In the latest edition of his periodic developer journals here on WarCry, Darkfall Associate Producer Tasos Flambouras talks about his company’s philosophy on a range of issues, including: announcing a release date, the beta testing process and playtesting. He also reacts to some of the reaction to his last journal.


Darkfall Dev Journal: Philosophy
Article by Tasos Flambouras (Associate Producer, Darkfall)

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In this journal we’ll talk a little about our beta testing process, about playtesting, our philosophy on announcing a release date, and I also have some comments on the reactions to the last journal.

Darkfall is feature complete and we’re doing beta testing using professional testers as we’ve said before. Our policy on testing has always been that it’s to aid the developers in making Darkfall as stable as possible, and not to aid some artificial goal like investor relations, or public relations. We don’t care about that and the effectiveness of testing based on these goals is very questionable judging by the beta leaks everyone is accustomed to and which have been hurting the games in question. It’s also not good for the players because they usually don’t enjoy the experience. We don’t expect playtesting to sort out major problems, other than getting reports on hardware configurations and further testing out some gameplay features.

We prefer to do our testing this way so by the time we get to the playtesting, we’ll have as close to the actual game as possible. We would like to let the playtesting carry on for a while uninterrupted just like the actual game would be instead of allowing access for a few days here and there. That’s the best way to decide if the game is fun, something you really can’t have an opinion on when it’s not near-complete. In the playtesting phase, we’re not looking for testers, we’re looking for players, the same way most people enter a beta: to try out and play the game rather than help the developer with quality assurance.

Darkfall testing put simply consists of testing each and every feature of the game and all associated features in a pyramid structure. It’s not the same as testing a railroad, linear game. There’s no path to follow, Darkfall is a sandbox game and we have to make allowances for numerous combinations of occurrences. Take the closest Darkfall comes to anything scripted: even in quests there is no instancing and there are more than one ways to complete it including PvP ways. There is no single set of actions and the end justifies the means.

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Something that Darkfall has that other games may lack during testing is help from the AI. In Darkfall the game doesn’t really distinguish between a player and the AI. The AI are bots actually living their life and skilling up within the game. The AI has been helping us test a large part of the game almost as if players were in it.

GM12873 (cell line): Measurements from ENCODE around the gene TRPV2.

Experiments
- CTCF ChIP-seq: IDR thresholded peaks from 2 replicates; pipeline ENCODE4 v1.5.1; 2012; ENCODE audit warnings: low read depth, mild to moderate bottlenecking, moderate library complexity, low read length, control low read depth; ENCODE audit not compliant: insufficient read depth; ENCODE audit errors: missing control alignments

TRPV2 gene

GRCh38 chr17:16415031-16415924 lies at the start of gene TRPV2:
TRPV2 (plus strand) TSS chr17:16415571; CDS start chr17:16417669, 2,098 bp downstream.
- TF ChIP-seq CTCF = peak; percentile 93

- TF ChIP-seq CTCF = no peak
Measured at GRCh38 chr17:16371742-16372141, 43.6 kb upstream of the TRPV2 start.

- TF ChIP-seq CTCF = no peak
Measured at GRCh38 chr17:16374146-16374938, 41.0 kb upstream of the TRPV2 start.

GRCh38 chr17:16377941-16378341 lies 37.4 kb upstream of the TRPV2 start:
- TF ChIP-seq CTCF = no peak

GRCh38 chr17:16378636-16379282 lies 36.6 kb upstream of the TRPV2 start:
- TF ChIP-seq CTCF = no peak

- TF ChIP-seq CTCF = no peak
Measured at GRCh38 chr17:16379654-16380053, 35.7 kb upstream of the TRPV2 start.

Our tools allow us to test features locally, we can run servers on any operating system and we run multiple clients per machine to which anyone in the office can connect to, in order to assist with what’s being tested. At the moment we’re testing clans and conquest and we’re continuing the terrain testing which has been a long process.

Based on the above, it’s conceivable that we may be further along in development than several games in beta, or with announced release dates. So why don’t we announce a date already? It’s because there’s no way we’ll miss a release date and we’re not going to just set a date as a goal, and either postpone or be forced to release something unfinished. We resolve to stick with our release date because we know how people tend to plan around this as far as organization, time and hardware goes when they’re looking to make a commitment to an MMORPG, especially a competitive one like Darkfall.

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In the last update, several people took exception having recognized a game they’re playing, or a game they’re waiting for in what I wrote. Different people identified different games and felt they had to defend them. The truth is that I wasn’t referring to a single game and that definitely wasn’t the point of that journal.

The point of the previous journal was that Darkfall is completely different, that we’re putting so much into delivering gameplay and to giving players all the freedom to make the world anything they want without guiding them one way or another. We’re not known for our graphics, because as with everything else we’ve been honest with them showing you the game’s progression (who does that?), and yet today they’re as good as anything out there. The bottom line is that, even if the feeling isn’t mutual, we don’t feel competitive towards other games because Darkfall is indeed a totally different game.

We welcome the “too good to be true” or the “Darkfall promises everything” ranting about Darkfall because we’re in a position to know that we’ll offer more than we promise. If we’re going to be called anything right before we come out, “too good to be true” is about as good as it gets. We dismiss this kind of ranting though because it’s almost never well-intentioned, and often created in a negative effort to boost other games, or they’re stunts trying to use the active Darkfall community to fire up their own. It’s easy to be cynical: Why should Darkfall work if nobody’s ever tried this before? I would think however that this should be a compelling reason to root for it, as many of you do.

Either way, you’ll be the final judge of this game by playing it and that’s all that matters to us.

Thank you for reading.

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